Three chefs had operated a successful restaurant for many years thanks to the deeply popular specialty dishes that each of the chefs were known for.

The first chef was a master of searing beef and her exceptional skills landed her the nickname "T-Bone."

Her sister preferred a lighter approach and was better known for working with flakey, white-fleshed fish: tilapia, cod, haddock. But her specialty, the pickerel, landed her a nickname of her own: Walleye, another name for the fish that had driven so many sales, especially during Lent.

The youngest chef was a bit more wild and experimental. He loved habaneros, Carolina reapers, anchos. If it was full of capsaichin, it ended up in his dish. He especially loved to add this young peoples' gambit as a twist to classically "old people" foods, resulting in strange menu listings such as the Ghost Pepper Liver & Onions, the Habanero Bread Pudding, or the Chipotle Green Bean Casserole. Only the bravest diners found themselves ordering these spicy plates, but it added a challenging dimension to an otherwise standard-fare menu. His love for the heat earned him his simple nickname: Chili.

But there was a problem. A smarmy new French restaurant had opened down the street and they were recieving quite a bit of hype over their menu: duck breast with blueberry demi-glaze.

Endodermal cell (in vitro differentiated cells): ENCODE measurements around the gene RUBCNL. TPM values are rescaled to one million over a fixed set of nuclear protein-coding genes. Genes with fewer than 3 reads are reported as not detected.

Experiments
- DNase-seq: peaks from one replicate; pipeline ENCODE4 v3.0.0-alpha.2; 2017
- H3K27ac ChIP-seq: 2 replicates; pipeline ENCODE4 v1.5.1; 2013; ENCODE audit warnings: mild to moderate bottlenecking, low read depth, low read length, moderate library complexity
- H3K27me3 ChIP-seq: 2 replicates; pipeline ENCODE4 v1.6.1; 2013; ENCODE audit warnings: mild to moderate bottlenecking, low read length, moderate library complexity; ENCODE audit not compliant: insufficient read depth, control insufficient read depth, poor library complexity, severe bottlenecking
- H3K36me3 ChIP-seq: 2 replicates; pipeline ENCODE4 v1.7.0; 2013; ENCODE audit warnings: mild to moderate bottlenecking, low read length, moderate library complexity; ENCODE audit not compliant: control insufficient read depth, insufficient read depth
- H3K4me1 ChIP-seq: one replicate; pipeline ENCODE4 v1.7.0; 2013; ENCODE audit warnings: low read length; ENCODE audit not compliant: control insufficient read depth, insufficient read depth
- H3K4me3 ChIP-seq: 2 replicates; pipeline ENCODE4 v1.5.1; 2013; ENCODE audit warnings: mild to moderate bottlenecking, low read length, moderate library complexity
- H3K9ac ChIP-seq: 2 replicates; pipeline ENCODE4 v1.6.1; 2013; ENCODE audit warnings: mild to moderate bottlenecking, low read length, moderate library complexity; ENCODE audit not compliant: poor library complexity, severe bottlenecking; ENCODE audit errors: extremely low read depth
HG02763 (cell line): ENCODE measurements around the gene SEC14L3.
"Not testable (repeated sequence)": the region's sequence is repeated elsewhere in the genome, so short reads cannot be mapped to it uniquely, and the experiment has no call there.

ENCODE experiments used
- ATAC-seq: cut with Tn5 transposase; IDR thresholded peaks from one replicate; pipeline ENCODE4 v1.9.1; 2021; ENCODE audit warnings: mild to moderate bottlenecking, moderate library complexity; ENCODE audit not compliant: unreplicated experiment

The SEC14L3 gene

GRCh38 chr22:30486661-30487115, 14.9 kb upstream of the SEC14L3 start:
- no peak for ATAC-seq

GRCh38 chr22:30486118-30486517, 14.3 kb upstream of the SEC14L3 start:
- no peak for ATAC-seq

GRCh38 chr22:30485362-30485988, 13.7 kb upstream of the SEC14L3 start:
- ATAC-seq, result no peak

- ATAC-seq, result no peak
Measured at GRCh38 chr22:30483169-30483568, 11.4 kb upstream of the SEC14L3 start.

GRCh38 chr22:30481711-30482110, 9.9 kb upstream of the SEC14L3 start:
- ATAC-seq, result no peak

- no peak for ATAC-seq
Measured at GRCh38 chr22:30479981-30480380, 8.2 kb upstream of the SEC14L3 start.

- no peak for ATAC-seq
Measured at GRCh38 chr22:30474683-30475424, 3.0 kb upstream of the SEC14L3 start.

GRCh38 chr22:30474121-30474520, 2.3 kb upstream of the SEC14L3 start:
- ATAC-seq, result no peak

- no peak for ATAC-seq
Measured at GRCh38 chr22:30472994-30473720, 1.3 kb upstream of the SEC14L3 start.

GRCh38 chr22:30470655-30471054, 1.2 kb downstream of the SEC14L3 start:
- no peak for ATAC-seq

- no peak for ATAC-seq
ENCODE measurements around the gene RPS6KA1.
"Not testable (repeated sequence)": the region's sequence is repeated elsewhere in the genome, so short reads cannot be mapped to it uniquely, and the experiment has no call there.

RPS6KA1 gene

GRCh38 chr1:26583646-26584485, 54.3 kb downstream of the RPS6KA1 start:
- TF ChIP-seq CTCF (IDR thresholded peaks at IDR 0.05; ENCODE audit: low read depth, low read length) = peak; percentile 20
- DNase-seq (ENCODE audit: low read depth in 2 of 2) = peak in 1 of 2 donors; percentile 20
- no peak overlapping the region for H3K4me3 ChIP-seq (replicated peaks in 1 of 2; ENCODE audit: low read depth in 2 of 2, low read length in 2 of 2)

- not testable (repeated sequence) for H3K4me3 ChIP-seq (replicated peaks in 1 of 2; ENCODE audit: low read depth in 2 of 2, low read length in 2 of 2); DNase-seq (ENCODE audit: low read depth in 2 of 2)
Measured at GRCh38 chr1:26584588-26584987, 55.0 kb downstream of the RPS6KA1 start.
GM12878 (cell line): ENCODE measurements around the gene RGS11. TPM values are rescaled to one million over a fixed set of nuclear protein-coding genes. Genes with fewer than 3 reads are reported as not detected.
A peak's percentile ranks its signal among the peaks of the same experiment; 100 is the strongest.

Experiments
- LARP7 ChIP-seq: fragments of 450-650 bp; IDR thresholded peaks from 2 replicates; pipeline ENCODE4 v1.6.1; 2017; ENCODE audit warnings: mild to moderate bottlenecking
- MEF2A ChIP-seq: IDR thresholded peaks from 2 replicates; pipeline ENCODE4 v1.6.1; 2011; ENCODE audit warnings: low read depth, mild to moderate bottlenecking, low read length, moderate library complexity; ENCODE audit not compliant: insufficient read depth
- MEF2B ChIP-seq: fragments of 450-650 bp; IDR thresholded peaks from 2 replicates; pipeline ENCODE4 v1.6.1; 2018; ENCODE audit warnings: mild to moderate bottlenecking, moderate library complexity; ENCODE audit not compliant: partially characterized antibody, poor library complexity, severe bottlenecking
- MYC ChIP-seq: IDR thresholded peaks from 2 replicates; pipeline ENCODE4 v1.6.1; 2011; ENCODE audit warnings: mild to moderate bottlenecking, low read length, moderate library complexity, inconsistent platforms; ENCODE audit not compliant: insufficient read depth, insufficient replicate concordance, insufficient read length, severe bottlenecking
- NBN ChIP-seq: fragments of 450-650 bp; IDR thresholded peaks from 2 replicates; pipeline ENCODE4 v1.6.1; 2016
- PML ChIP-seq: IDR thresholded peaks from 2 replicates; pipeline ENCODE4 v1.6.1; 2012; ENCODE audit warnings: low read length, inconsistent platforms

Slow-roasted pheasant. Smoked goose. These were fatty, rich delicassies that delighted the tastebuds and the three chefs had to do something lest they continue bleeding out sales.

So, they decided to add a new spin to the menu: black-throated loon that had been cooked long and slow in a slurry of red wine, vinegars, brines, and lemon juice.
Unfortunately, the new menu item did not go over well. Perhaps it was because the loon was not considered a food-animal by the general population or perhaps the flavors were just off.

To find answers, the young chefs sent out surveys to their customers. They got only one very short, straight-forward response from an old regular:

T-Bone, Walleye, & Chili: Don't go braising waterfowls. Please stick to the livers and the steaks that you're used to.

Saturday, February 17, 2018

My parents told me ANYONE could become president. I didn't know it was a warning.